Setting up a side business in Japan

Reading Time: 4 minutes
Photo being taken on a phone of a drink.

Have you ever considered creating a side business in Japan? Or maybe opening up an online store? Perhaps you have a creative-side and love doing painting, knitting, crafts or photography, or maybe you have another skill such as translation or web-designer. 

Setting up a side business in Japan is not as hard as you may think, and can be a great way to earn some extra income while studying. 

Read on to learn more about this below!

Before you start

The first thing we need to mention is we are not experts in this particular subject matter and the information in this article is subject to change. If you are serious about setting up an online or side business in Japan, we always recommend getting the latest information from an immigration lawyer or the immigration bureau of Japan.

In order to get started, you need to apply for permission to open up a side business from your local immigration bureau in Japan. This is not required for Japanese nationals, spouses of Japanese nationals, and people on a permanent resident visa.

For people on a student visa it’s important to keep in mind that you must have applied for permission to work part-time in Japan, and you can only work for 28 hours a week. For more information on freelancing as a student, see our article here.

For people on other work visas, opening up a side business in Japan is possible but if the product/service you are selling isn’t included in the scope of your visa, you need to apply for “Permission to engage in activity other than that permitted under the status of residence previously granted” (資格外活動の許可, shikakugaikatsudō no kyoka).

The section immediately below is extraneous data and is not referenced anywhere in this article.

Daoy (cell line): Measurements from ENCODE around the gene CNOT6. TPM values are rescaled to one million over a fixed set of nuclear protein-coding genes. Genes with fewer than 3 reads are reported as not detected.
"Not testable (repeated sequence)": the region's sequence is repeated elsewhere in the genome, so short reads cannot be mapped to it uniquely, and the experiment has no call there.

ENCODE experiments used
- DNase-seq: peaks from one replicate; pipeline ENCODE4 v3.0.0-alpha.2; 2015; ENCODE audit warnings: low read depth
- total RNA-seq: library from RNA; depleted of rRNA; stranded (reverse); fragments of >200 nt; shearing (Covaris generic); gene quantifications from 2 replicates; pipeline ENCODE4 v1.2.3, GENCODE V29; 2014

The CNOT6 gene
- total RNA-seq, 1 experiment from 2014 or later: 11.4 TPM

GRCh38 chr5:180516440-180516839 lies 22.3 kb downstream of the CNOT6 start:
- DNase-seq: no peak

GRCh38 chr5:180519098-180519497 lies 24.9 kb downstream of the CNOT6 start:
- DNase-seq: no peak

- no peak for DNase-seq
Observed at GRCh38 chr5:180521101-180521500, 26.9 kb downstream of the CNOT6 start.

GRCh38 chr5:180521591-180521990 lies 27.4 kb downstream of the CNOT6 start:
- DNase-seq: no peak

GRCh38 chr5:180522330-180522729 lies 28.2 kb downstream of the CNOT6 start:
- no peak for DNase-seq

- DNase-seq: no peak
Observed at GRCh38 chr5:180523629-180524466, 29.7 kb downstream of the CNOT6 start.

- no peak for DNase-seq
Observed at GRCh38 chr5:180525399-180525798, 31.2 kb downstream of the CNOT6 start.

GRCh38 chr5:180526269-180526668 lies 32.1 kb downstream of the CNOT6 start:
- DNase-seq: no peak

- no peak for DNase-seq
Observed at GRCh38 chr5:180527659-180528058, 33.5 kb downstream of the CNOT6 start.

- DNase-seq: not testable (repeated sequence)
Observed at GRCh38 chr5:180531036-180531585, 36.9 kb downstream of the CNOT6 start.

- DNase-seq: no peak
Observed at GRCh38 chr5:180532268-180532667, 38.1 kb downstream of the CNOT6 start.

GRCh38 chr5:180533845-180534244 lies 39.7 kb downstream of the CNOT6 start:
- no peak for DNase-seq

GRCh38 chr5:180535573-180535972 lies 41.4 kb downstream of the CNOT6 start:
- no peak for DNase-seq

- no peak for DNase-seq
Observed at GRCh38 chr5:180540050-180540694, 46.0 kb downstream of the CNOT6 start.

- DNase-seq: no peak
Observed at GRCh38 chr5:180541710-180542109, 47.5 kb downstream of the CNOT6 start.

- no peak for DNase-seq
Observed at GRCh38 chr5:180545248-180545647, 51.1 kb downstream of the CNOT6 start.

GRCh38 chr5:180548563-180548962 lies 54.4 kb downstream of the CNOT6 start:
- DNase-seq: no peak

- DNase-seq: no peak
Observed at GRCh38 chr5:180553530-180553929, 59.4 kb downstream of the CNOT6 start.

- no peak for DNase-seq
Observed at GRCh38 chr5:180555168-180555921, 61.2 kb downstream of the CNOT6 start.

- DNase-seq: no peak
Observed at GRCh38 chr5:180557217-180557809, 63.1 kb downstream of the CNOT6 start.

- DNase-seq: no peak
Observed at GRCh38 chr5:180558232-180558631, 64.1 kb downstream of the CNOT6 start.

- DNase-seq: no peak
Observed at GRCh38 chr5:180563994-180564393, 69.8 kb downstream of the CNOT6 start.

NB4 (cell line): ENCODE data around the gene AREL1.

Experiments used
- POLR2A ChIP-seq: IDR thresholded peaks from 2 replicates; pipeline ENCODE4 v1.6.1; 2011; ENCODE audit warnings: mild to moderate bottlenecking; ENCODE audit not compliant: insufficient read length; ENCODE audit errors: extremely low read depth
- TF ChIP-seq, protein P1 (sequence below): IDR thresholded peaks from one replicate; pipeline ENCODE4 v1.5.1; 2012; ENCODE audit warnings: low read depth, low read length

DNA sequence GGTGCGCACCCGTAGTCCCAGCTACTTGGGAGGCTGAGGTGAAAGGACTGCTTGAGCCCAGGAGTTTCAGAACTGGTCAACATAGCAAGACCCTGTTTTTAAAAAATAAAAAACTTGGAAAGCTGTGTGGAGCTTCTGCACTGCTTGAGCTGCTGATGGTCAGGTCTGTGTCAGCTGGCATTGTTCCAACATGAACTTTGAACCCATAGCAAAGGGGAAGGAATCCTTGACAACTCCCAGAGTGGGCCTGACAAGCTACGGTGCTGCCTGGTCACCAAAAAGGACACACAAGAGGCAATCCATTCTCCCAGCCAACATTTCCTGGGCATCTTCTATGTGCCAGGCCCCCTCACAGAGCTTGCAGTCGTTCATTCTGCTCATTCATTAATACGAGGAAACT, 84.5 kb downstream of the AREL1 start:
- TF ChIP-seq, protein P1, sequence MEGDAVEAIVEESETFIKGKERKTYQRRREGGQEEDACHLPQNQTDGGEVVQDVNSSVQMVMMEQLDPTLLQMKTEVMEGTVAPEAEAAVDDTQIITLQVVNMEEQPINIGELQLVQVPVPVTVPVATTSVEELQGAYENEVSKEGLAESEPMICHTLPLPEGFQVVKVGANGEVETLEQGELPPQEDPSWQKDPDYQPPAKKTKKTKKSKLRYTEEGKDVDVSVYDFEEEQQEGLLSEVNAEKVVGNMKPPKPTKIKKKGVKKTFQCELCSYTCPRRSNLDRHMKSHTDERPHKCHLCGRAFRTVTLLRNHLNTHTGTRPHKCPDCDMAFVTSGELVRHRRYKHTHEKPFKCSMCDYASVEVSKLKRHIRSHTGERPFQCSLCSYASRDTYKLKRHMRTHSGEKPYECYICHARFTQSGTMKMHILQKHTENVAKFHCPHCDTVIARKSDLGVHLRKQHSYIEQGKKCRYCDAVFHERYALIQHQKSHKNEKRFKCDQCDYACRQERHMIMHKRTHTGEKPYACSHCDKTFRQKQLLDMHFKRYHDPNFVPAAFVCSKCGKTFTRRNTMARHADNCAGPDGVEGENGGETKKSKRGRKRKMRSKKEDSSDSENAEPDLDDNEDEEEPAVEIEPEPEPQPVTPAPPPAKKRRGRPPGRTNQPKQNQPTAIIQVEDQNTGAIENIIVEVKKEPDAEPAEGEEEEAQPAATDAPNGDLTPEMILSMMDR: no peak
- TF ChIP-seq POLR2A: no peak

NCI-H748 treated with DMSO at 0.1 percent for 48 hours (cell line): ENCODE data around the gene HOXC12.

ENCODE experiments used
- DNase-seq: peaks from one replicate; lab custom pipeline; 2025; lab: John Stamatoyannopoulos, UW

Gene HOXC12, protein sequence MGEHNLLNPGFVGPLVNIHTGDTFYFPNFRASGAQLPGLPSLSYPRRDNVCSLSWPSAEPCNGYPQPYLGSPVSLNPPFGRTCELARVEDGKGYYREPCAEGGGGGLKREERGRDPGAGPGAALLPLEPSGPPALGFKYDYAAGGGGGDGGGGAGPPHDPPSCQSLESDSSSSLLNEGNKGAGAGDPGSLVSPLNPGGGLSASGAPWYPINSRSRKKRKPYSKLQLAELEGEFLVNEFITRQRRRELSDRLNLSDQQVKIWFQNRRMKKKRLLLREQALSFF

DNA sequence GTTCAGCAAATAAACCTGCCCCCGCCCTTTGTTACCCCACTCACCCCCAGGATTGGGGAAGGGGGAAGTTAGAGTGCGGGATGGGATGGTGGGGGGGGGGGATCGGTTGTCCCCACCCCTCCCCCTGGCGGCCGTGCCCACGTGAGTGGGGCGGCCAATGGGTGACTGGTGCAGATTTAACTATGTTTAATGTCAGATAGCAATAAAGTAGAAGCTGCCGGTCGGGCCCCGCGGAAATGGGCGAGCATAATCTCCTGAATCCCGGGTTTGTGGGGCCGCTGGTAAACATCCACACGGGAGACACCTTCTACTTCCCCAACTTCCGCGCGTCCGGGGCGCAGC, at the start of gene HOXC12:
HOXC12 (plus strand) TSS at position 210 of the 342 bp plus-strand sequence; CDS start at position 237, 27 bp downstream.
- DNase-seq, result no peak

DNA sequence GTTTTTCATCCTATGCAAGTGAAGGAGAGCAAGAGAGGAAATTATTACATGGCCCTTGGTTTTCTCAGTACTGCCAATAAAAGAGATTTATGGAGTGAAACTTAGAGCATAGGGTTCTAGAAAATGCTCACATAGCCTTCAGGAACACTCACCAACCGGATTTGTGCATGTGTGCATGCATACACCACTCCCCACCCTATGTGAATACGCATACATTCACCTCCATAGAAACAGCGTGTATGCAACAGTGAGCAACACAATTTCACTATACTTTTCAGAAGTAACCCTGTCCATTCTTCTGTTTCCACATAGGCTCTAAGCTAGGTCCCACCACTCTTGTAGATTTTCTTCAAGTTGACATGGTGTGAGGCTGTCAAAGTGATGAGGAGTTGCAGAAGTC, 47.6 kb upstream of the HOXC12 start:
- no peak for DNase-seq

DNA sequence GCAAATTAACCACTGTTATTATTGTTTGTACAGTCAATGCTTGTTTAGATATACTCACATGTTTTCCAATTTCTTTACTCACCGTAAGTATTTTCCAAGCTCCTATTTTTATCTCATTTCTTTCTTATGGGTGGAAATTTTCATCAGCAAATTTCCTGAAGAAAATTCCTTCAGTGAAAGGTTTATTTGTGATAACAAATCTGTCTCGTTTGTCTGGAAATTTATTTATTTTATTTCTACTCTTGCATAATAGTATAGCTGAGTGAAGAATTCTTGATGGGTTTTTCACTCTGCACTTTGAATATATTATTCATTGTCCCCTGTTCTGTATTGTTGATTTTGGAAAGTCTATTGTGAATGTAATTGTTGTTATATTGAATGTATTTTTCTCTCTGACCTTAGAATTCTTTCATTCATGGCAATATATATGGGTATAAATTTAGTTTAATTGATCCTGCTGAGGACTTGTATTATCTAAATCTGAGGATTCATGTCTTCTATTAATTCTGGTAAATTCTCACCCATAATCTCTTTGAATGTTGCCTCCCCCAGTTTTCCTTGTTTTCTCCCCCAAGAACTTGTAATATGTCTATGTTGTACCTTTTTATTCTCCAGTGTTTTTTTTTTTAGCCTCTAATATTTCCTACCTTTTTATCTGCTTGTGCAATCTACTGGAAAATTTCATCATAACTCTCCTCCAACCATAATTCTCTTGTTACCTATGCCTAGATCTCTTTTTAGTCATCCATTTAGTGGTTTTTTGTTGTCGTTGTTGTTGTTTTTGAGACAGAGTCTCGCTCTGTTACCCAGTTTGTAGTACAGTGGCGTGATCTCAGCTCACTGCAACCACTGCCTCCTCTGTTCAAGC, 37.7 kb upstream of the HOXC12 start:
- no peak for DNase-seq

You also need to have a Japanese bank account. Read more on how to get one in our article here.

At the end of the year it’s important to know how to report your earnings and pay tax properly. Understanding tax obligations for different nationalities is extremely complicated and we are not experts in this matter. Therefore, we highly recommend consulting with an experienced accountant or lawyer to confirm your tax requirements. Some countries also have tax treaties with Japan which may override the usual tax obligations.

You can find more information about taxes in Japan from the National Tax Agency of Japan. 

Why set up a side business in Japan?

Japan is a booming market where, especially online shopping, is trending right now. This means that you have good chances to reach a large group of people with your products/services that you want to sell. It is also a great way to boost your resumé! Skills in, for example, SEO, digital marketing and market research are highly valued by many employers in the digital world we live in today.

Furthermore, it’s a great way to get active training on your Japanese. By engaging with customers in real-life situations you can be sure that your business Japanese and linguistic skills in general will improve.